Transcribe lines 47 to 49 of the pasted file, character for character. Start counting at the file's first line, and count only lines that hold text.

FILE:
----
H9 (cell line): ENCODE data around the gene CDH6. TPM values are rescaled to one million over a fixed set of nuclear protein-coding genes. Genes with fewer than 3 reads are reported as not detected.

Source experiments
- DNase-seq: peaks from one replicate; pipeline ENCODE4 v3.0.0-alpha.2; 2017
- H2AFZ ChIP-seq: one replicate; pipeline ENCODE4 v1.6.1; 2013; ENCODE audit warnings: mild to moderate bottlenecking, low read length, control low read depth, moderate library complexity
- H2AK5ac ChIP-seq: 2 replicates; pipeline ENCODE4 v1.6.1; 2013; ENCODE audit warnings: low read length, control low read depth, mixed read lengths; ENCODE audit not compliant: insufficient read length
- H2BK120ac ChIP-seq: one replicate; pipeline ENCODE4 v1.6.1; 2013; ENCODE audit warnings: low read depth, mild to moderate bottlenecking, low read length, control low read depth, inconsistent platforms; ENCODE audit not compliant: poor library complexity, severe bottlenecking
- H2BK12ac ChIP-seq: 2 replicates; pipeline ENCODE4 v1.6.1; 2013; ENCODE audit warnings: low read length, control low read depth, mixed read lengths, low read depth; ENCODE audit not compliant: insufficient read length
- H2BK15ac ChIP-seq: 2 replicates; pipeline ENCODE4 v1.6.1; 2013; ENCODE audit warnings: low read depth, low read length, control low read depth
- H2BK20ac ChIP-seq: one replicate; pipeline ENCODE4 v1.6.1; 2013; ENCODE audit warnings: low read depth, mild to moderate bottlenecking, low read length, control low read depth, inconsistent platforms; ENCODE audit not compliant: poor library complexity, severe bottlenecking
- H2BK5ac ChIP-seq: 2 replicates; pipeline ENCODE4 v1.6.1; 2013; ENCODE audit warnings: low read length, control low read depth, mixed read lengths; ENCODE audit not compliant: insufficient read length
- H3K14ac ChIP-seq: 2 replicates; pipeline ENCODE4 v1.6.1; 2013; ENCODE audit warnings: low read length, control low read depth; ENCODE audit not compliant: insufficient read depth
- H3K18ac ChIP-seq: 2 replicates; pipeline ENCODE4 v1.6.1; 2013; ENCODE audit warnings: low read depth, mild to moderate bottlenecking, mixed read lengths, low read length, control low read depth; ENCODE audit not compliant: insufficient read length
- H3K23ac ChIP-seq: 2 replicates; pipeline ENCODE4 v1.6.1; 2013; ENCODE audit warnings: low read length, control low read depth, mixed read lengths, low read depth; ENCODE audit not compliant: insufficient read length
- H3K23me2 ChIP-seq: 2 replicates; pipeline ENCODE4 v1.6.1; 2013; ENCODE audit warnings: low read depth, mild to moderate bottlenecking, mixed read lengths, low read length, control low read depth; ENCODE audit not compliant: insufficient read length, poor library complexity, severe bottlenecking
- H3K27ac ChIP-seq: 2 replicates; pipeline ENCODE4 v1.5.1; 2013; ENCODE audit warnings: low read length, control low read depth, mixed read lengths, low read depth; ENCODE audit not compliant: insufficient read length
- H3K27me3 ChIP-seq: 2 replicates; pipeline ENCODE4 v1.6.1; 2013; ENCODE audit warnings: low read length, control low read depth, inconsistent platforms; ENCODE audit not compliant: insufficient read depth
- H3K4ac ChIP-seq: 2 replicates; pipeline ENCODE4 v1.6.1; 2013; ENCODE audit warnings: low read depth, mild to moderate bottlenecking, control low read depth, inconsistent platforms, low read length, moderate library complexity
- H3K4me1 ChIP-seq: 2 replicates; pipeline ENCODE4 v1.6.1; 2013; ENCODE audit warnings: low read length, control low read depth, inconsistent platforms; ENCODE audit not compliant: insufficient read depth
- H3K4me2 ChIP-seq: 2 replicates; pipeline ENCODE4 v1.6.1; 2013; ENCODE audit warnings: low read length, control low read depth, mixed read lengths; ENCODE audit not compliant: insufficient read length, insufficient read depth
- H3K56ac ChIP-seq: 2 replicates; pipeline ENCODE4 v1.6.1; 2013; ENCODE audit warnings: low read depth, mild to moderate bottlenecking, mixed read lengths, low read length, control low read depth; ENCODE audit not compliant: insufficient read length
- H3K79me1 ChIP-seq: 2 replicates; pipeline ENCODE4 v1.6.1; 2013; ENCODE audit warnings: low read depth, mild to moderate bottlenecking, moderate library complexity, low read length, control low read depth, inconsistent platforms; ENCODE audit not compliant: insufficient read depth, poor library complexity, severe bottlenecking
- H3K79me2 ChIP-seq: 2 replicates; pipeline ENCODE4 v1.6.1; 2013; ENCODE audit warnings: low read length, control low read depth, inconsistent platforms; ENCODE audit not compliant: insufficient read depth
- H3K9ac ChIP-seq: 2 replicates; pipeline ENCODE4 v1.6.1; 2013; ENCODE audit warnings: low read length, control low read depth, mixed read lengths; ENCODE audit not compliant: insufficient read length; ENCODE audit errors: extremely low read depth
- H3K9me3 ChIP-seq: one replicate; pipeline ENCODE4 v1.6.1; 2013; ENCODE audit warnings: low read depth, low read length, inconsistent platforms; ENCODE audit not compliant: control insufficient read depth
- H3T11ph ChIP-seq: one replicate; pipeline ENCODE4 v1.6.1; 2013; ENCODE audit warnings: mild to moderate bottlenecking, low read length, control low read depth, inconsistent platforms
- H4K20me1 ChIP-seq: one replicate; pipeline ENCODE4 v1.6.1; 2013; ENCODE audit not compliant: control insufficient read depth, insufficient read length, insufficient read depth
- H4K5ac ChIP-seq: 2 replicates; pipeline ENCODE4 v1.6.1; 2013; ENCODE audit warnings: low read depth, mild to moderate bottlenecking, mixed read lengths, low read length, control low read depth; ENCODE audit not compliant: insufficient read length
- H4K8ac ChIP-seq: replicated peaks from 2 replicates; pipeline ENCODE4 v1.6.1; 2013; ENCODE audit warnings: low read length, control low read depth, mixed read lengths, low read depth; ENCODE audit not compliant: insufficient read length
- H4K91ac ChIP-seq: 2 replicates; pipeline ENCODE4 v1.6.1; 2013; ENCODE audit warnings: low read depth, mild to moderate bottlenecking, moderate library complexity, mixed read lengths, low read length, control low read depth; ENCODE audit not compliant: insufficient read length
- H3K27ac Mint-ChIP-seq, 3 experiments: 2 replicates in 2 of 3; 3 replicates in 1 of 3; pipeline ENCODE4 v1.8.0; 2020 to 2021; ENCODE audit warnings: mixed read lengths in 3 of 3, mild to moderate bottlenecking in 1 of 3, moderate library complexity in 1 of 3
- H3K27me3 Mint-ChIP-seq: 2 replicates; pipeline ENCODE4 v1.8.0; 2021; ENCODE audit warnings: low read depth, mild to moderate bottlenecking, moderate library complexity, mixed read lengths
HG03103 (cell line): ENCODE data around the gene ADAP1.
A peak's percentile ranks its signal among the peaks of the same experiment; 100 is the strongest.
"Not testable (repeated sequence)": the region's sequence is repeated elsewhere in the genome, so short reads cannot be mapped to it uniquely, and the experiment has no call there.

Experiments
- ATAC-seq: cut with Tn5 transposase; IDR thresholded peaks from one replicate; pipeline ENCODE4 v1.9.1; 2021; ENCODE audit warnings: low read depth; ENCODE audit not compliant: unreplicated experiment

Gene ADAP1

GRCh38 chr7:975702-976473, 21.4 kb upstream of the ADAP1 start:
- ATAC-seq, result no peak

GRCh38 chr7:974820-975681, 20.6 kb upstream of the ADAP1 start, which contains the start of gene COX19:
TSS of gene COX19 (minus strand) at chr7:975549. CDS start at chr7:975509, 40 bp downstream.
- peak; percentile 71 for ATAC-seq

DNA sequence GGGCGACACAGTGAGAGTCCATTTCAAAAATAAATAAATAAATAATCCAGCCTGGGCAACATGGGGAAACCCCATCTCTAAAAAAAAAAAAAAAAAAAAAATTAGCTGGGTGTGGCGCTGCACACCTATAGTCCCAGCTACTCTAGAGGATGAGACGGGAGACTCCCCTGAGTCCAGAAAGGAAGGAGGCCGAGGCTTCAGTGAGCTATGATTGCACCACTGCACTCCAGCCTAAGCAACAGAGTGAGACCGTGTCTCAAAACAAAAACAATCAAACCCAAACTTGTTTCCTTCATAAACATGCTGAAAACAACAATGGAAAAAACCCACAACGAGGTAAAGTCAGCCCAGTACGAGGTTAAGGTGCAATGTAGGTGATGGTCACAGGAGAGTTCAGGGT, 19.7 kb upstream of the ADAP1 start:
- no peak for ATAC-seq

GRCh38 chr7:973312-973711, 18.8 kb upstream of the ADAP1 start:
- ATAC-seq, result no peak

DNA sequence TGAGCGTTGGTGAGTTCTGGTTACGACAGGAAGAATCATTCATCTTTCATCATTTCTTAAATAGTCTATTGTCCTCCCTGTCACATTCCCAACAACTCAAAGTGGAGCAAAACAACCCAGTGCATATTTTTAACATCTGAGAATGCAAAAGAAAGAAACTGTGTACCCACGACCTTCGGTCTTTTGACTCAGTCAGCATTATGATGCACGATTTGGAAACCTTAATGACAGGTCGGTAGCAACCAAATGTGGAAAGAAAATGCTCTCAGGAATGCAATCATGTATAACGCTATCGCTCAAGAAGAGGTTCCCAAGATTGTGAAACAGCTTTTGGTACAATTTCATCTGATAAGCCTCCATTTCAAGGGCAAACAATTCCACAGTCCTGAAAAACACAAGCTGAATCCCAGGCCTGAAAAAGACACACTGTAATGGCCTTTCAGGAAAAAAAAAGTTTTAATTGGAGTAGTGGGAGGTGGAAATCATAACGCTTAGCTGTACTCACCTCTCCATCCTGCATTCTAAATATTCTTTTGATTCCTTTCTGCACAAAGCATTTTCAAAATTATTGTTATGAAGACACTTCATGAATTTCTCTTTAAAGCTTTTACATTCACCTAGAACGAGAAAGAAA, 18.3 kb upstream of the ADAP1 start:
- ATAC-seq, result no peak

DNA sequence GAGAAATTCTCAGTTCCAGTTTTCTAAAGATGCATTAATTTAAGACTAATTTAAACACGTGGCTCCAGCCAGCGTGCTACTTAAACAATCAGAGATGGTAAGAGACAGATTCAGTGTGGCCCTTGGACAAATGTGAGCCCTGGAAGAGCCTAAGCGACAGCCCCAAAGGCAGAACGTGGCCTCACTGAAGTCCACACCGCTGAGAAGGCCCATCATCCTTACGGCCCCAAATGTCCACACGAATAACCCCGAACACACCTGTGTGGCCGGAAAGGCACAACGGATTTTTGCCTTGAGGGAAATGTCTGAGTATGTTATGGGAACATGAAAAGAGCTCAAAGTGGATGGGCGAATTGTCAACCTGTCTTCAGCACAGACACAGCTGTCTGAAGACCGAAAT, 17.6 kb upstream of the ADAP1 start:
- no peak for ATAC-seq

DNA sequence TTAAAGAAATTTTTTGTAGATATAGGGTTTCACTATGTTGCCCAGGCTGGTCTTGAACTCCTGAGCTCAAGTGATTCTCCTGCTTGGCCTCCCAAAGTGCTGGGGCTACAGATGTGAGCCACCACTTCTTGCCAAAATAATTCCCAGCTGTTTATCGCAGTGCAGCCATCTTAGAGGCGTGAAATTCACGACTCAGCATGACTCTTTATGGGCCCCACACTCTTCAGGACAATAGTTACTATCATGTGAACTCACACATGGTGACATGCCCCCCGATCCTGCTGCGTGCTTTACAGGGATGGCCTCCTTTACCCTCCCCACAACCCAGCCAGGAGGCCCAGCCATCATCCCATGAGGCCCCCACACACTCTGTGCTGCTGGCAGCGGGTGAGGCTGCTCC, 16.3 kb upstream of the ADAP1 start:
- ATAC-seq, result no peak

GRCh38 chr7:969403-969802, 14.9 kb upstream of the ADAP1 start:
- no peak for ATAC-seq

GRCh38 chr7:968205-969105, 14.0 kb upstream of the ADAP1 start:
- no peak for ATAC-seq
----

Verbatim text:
DNA sequence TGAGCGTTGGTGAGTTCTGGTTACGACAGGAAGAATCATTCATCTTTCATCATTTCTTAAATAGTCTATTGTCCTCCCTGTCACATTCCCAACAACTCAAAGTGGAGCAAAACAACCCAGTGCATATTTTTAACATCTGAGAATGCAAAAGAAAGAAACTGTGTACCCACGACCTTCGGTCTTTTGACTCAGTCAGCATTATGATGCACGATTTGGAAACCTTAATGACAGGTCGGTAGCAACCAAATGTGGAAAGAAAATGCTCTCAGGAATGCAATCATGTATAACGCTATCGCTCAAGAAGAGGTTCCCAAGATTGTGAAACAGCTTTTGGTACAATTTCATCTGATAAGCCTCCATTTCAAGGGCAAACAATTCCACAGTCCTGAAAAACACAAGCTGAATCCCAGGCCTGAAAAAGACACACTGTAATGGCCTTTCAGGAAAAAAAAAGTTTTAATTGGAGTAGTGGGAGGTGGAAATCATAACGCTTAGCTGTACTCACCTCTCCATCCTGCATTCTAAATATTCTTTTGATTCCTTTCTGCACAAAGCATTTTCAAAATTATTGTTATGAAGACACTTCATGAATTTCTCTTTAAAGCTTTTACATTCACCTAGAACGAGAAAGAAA, 18.3 kb upstream of the ADAP1 start:
- ATAC-seq, result no peak

DNA sequence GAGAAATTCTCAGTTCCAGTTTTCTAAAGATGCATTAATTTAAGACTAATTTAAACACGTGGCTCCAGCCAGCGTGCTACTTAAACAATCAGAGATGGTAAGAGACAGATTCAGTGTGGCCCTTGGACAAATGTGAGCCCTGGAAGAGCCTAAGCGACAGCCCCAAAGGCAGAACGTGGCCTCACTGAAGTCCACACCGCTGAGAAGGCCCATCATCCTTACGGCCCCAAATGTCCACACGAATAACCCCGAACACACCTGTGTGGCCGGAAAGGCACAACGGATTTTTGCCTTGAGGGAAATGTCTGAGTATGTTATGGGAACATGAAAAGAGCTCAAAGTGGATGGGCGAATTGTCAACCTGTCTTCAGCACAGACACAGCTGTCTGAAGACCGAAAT, 17.6 kb upstream of the ADAP1 start: